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Well, that just looks/is awesome!

 

Ref: the last pic -

 

All that capability mounted on a 2 foot (?) square table.

 

What do you think the lathe's maximum acceptable depth of cut/feed rate -v- material is?

 

Congratulations on constructing a stunning multi-function workshop in such a small volume.

 

Best regards,

 

Richard

 

PS: Just out of curiosity, where is the 'emergency off' button?

 

Edited by Rik Thistle
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1 hour ago, Rik Thistle said:

Well, that just looks/is awesome!

 

Ref: the last pic -

 

All that capability mounted on a 2 foot (?) square table.

 

What do you think the lathe's maximum acceptable depth of cut/feed rate -v- material is?

 

Congratulations on constructing a stunning multi-function workshop in such a small volume.

 

Best regards,

 

Richard

 

PS: Just out of curiosity, where is the 'emergency off' button?

 

Hello, Richard. Thank you for the compliment. This two foot, 140kg machine, as you judge, uses the main structure of a horizontal milling machine, the lathe like thing you mentioned, and is the fourth axis specifically designed to process slender masts. The following slideways allow for fast manual movement, making it easier and more controllable to process polyhedra and tapered wooden masts. The stroke is 35 cm (total length up to 70 cm) ; the through hole in the middle of chuck can be passed through a mast with a maximum diameter of 28 mm, which, for me, has met all the processing needs of the 48 scale. In addition, the cutter head is replaced by a saw blade milling cutter, which can be used to process grille-like workpieces or various grooves. The sand table can be replaced by a digital ruler for precision grinding operation. As shown in the figure, a copper pin with a cap diameter of 1.2 mm can be machined polyhedron-like.At the back of the INVERTER, there is a earth leakage circuit-breaker to control the emergency shutdown of the whole machine.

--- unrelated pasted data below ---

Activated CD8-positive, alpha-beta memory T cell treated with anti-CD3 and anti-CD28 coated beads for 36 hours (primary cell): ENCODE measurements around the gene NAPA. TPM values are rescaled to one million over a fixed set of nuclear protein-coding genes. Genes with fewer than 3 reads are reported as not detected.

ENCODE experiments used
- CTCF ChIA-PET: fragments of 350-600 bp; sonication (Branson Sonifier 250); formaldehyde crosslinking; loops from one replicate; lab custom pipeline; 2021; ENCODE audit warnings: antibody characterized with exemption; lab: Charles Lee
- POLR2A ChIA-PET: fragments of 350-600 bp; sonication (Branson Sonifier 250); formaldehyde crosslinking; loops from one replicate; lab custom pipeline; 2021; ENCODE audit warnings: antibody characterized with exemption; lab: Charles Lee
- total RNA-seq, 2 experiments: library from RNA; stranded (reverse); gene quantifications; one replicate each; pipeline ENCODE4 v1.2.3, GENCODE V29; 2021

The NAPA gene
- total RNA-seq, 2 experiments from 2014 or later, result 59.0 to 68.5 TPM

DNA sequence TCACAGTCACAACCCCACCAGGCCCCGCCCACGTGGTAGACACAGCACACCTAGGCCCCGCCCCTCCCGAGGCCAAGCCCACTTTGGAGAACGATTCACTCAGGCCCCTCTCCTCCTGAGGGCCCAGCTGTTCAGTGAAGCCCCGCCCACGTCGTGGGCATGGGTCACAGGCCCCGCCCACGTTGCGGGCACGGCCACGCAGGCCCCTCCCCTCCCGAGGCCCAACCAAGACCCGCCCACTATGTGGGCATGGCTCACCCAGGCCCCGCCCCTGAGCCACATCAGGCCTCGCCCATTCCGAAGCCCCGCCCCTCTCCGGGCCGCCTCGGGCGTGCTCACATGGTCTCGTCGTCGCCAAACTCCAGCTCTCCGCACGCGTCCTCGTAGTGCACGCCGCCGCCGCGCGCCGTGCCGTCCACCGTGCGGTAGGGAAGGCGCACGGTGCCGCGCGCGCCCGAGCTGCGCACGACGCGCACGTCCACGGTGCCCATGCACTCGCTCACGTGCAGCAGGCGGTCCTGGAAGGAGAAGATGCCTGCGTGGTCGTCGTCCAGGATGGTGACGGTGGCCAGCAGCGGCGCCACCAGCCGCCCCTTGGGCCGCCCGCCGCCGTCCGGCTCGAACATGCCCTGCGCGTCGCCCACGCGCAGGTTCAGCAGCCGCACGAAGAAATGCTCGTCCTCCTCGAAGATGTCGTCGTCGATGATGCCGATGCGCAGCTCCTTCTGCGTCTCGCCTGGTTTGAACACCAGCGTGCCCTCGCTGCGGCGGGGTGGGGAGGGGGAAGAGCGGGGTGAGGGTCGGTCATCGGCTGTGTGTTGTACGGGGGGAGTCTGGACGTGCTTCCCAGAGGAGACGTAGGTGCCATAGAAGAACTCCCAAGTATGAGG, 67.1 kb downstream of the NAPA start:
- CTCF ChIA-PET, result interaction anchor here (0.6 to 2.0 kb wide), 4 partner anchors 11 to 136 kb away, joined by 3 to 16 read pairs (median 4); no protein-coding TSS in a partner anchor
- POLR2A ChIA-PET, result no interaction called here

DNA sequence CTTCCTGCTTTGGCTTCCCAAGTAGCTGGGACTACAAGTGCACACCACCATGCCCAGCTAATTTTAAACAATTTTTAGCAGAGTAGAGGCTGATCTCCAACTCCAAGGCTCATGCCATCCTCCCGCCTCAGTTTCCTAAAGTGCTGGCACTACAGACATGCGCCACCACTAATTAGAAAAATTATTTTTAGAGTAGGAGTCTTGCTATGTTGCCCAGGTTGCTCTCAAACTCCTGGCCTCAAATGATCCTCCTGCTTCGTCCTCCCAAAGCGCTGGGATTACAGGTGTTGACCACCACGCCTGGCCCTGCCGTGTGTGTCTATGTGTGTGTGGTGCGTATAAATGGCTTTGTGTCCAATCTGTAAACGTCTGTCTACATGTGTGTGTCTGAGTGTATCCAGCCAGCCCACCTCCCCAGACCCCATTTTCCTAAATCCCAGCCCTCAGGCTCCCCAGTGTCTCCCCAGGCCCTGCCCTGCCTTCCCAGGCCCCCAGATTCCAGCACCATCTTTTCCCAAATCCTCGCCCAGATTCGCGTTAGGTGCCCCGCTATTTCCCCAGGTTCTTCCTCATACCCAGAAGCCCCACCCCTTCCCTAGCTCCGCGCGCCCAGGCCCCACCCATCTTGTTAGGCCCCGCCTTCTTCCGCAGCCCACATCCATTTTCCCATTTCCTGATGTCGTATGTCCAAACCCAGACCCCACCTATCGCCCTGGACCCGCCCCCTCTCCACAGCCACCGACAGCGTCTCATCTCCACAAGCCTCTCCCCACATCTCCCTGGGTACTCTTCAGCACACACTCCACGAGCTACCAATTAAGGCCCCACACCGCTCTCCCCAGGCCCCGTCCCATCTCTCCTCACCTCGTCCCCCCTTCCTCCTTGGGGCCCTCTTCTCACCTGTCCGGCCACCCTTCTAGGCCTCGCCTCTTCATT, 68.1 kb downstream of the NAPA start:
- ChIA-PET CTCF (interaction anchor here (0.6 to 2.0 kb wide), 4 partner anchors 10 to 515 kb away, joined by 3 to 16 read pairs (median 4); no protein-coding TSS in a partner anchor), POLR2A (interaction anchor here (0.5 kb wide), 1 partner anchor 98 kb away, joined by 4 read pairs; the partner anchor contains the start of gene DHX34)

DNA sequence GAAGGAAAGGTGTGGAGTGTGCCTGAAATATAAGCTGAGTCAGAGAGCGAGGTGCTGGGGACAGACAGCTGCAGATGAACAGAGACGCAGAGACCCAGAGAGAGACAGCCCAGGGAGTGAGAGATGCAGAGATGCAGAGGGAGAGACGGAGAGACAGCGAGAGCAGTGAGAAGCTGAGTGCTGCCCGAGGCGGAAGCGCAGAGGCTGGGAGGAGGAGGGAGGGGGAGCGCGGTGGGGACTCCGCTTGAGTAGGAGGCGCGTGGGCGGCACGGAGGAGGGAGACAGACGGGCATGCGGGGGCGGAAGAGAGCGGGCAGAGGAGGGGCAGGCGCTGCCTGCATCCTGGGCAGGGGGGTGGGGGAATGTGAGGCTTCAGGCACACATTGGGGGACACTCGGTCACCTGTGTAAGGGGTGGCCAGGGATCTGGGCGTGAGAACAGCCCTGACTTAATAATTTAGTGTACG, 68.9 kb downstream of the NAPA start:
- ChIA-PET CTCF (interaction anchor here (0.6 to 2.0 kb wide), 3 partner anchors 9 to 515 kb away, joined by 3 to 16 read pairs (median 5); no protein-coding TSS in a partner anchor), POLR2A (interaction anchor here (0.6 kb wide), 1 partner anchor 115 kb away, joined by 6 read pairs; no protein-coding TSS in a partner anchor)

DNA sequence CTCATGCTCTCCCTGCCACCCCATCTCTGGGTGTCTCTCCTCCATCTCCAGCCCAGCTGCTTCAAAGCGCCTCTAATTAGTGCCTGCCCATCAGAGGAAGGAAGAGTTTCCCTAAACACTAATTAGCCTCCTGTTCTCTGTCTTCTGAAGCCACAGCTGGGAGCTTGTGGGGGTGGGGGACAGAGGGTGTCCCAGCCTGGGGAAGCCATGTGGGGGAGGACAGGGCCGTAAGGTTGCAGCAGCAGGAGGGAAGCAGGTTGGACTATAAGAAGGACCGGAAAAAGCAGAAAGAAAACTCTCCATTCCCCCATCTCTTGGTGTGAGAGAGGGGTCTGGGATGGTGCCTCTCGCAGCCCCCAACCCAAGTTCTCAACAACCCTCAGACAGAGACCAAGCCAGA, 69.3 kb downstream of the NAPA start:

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53 minutes ago, druxey said:

A serious piece of kit indeed. The square-headed nail is impressive.

 

Hello, druxey. I've been experimenting with ways to make tiny copper nails that are accurate, and while this is a tedious step, the most accurate I've been able to do so far. After all, I can't buy such a small polyhedron copper nail.

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hyw,

 

Thank you for answering all my questions.

 

My only comment would be that it is usually best to have the emergency-off switch on the front side of the machine so that you (or a colleague) don't have to lean over anything....my left thumb can tell you why that is preferred 😉

 

But what an impressive piece of design and manufacture. Well done.

 

Regards,

 

Richard

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3 hours ago, Rik Thistle said:

hyw,

 

Thank you for answering all my questions.

 

My only comment would be that it is usually best to have the emergency-off switch on the front side of the machine so that you (or a colleague) don't have to lean over anything....my left thumb can tell you why that is preferred 😉

 

But what an impressive piece of design and manufacture. Well done.

 

Regards,

 

Richard

 

In my experience the best cut off switch is my wife - when she comes into my workshop and tells me enough is enough and dinners ready :)  Always works for me!

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7 hours ago, No Idea said:

 

In my experience the best cut off switch is my wife - when she comes into my workshop and tells me enough is enough and dinners ready :) Always works for me!

This is probably the best cut-off switch I've ever heard in the world. . .This is more important than anything!;)

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